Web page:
A diet for health

by on 08/01/2013

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If carrying out a detox at home, diet is crucial. What we eat is so important for us to say healthy.

Reducing toxins in our diet

Much food that we eat contains small amounts of chemicals such as pesticides, pollutants, and preservatives. These create additional work for the detox organs so should be minimized.

Foods produced organically contain fewer of these toxins, which certainly can accumulate in the body. Some of them are known to be dangerous; for many others, they may be very harmful long-term – we just don’t know.

So, it is wise to use food grown without chemicals wherever possible. Grow it yourself, or obtain it from friends – or buy organic food. At least you can then be sure that your food prepared at home will have fewer chemicals in it.

More expensive? Yes. But it is worth trying to economize in other areas so that you can use as much organically produced food at home as possible.

Home detox – choosing your food

My general recommendations for a home detox diet – and for health in general, are

  • Reduce starchy foods (carbohydrates) to a minimum
  • Eat reasonable amounts of protein
  • Eat large amounts of vegetables
  • Eat a large proportion of those vegetables raw (unless you really HATE salads)
  • Eat small amounts of raw fruit – especially berries
  • Avoid fruit juices
  • Use cold pressed olive oil to dress salads (it’s green, not yellow, which is heat-pressed)
  • If cooking food, use low temperatures in general – steam, boil, poach, cook in a low oven – 250 degrees C, gas mark 1 1/2. In other words, avoid frying, grilling (broiling), barbecues, roasting
  • Avoid dairy foods – milk, cheese, butter
  • Drink water, herb teas and green tea

There is no need to be extreme when detoxing: it’s what you do at home 95% of the time that affects you the most. Any improvement will help your body’s natural detox functions.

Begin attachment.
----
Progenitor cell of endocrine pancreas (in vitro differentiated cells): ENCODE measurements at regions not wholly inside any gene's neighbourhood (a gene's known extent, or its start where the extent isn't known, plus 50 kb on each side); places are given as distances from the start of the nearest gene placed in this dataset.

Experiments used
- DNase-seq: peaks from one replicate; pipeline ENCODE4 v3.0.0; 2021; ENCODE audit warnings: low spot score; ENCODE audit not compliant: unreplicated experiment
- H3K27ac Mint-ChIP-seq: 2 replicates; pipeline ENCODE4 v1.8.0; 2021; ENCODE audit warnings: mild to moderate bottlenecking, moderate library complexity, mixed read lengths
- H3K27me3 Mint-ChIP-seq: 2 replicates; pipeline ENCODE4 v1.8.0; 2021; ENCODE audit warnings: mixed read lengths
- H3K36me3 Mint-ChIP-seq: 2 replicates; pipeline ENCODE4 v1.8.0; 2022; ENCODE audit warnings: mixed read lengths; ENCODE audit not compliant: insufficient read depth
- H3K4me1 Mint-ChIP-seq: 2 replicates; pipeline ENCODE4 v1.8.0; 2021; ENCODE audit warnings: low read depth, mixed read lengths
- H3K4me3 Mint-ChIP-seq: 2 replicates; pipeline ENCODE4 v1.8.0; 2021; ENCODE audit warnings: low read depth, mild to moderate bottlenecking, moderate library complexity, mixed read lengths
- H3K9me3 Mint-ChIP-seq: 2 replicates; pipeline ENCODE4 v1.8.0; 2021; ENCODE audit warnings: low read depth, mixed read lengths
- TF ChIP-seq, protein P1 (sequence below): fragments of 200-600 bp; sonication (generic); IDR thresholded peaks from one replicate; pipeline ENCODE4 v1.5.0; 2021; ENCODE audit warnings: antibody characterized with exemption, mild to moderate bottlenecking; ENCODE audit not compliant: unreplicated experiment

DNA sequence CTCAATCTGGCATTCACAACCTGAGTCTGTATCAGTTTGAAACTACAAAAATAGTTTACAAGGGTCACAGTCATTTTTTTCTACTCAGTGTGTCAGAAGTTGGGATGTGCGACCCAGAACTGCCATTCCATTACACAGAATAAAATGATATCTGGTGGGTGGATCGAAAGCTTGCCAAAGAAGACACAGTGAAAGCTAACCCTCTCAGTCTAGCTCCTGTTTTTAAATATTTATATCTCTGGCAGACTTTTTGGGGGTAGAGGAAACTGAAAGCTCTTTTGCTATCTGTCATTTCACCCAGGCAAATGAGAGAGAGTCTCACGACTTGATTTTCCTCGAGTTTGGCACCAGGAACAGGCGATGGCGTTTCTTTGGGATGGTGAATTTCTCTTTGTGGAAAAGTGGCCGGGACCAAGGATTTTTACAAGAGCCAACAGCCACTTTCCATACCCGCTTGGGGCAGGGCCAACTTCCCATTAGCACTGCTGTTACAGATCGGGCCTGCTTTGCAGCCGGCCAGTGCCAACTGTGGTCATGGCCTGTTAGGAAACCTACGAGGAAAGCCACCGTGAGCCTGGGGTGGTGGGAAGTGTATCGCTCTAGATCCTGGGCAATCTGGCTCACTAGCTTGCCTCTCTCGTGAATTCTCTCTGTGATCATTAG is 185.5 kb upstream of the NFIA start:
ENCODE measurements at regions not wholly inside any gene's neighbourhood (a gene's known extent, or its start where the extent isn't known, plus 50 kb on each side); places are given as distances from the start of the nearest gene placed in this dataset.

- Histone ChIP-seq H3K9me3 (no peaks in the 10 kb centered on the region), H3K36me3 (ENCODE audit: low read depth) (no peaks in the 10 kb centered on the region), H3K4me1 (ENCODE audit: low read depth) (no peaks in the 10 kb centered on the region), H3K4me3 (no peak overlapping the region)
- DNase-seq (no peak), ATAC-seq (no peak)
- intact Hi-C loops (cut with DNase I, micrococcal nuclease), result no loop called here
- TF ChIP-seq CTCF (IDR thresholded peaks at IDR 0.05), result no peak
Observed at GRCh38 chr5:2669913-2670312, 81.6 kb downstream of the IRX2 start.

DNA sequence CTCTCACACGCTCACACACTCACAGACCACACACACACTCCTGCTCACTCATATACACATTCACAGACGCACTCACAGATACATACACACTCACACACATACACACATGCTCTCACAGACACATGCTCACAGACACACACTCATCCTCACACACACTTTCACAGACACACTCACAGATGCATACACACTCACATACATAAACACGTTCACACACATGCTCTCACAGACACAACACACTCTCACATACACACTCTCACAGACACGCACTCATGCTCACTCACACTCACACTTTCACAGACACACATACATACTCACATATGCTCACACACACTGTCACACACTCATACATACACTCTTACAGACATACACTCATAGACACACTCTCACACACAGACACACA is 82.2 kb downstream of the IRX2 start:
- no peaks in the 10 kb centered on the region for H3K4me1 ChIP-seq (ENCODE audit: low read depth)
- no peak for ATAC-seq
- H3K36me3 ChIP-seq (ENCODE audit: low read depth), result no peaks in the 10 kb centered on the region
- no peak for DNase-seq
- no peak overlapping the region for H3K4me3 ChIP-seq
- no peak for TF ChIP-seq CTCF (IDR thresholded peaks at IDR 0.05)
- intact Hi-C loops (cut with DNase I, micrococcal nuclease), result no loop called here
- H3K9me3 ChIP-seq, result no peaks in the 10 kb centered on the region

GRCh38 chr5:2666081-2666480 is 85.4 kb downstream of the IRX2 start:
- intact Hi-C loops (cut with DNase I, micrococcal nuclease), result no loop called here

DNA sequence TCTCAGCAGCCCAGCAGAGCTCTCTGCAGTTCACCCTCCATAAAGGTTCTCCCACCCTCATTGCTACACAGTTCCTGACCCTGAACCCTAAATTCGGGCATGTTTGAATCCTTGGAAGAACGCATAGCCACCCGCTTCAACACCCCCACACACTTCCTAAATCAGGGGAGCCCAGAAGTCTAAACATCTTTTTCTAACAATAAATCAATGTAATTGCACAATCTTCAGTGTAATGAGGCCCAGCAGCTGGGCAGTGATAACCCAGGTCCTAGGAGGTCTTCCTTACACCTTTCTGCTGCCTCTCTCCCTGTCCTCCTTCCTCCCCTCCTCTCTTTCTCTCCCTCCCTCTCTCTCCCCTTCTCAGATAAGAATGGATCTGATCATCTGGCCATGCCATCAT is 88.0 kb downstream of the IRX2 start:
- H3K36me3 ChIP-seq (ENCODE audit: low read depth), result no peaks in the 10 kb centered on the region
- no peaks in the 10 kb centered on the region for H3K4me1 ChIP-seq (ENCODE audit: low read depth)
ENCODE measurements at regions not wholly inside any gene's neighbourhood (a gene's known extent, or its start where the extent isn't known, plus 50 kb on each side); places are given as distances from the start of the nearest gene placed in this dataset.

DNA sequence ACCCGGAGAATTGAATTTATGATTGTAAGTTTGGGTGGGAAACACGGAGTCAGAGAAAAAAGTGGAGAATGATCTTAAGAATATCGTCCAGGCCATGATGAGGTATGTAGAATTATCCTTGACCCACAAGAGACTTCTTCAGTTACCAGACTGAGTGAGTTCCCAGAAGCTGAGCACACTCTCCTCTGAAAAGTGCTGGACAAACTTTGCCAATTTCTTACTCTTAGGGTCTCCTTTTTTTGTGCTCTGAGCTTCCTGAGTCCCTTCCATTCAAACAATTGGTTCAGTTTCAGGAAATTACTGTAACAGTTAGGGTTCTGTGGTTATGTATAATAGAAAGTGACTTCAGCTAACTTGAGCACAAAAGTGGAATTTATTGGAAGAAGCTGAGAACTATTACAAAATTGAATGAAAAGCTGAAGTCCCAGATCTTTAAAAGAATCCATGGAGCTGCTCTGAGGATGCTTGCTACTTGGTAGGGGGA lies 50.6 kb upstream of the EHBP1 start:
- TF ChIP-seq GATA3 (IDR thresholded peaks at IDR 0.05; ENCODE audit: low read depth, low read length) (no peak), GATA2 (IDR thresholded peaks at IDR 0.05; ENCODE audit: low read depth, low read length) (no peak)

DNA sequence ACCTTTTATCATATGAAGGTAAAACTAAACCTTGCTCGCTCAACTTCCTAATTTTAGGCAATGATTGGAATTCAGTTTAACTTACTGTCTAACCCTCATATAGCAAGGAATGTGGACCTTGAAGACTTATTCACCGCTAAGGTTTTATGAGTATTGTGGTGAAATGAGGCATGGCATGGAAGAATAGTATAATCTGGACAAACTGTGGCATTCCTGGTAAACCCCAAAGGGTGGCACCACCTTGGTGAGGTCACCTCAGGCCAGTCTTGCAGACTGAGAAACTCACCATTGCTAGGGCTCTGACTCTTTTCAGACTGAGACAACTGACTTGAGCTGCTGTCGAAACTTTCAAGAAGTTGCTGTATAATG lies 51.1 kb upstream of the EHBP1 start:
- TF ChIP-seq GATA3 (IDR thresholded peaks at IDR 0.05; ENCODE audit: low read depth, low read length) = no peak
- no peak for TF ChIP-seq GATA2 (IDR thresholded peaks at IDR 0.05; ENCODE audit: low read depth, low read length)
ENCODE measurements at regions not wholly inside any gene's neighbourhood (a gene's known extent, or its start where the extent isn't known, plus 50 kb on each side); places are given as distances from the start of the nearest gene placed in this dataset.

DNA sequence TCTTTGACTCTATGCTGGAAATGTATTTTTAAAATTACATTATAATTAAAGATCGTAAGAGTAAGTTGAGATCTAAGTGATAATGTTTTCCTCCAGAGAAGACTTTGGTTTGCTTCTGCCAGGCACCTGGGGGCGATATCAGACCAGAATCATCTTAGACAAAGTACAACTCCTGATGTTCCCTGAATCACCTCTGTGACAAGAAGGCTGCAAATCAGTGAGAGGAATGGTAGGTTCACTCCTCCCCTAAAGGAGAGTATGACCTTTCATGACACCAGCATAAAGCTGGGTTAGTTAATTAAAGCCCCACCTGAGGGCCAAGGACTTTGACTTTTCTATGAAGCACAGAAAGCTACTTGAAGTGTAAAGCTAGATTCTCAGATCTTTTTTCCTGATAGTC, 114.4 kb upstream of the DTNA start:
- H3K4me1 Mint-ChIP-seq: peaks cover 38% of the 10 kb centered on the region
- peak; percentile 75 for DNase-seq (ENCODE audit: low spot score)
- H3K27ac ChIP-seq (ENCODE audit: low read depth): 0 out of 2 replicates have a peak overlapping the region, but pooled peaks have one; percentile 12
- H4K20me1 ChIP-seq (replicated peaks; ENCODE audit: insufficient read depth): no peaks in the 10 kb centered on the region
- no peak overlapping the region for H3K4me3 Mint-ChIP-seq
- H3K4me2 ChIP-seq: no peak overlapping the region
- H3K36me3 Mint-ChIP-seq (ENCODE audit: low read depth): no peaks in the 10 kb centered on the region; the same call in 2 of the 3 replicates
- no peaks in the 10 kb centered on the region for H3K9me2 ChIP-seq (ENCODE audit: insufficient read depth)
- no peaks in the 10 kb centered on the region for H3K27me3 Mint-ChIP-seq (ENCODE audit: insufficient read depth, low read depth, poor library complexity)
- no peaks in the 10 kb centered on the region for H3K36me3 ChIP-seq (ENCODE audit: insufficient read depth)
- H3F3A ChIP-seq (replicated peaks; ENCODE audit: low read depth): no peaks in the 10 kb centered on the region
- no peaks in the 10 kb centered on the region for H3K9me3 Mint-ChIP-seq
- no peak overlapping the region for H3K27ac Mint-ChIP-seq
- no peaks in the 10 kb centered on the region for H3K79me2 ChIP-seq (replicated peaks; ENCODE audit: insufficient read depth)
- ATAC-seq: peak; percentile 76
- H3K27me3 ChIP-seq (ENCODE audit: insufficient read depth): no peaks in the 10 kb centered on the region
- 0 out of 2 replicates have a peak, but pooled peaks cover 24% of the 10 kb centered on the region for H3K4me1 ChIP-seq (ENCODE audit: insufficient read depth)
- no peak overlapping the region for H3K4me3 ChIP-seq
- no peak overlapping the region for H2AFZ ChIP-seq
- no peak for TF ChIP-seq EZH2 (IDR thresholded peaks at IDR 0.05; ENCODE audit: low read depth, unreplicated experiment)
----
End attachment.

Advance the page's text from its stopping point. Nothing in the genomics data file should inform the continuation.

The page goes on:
Now, when thinking about helping detox, let’s consider the main categories of food; proteins, starches, fats, vegetables, fruit.

Proteins in the diet

When detoxing at home, remember that proteins and starches (next section) produce the most acid by-products in the body after they are digested. This is a scientific fact. These acids make detox more desirable, as the body is naturally slightly alkaline – the opposite of acidic.

Meat and fish consist mainly of protein; nuts and seed contain a mixture of protein and fat; beans and lentils contain a mixture of protein and starch; vegetables (and mushrooms) contain small amounts of protein; fruit contains tiny amounts of protein.

Protein is essential for the structures of the body – eg cell walls; also for making the enzymes which enable millions of reactions which keep us alive. Excess protein can be broken down and used for energy.

A combination of protein and salad or protein and vegetables is the best meal – probably for lunch and dinner.

Examples: a choice of protein – fish, chicken, beans (eg lentil dahl, bean casserole, humus), aubergine dip, egg, cottage cheese, nuts – with salad or vegetables.
Starchy Food

Starchy food includes the sugars – sugar itself, honey, maple syrup – as well as rice, pasta, bread, potatoes, and anything made from grains, including wheat, corn, barley or millet. Beans and pulses are also fairly high in starch, but not as high as the grains.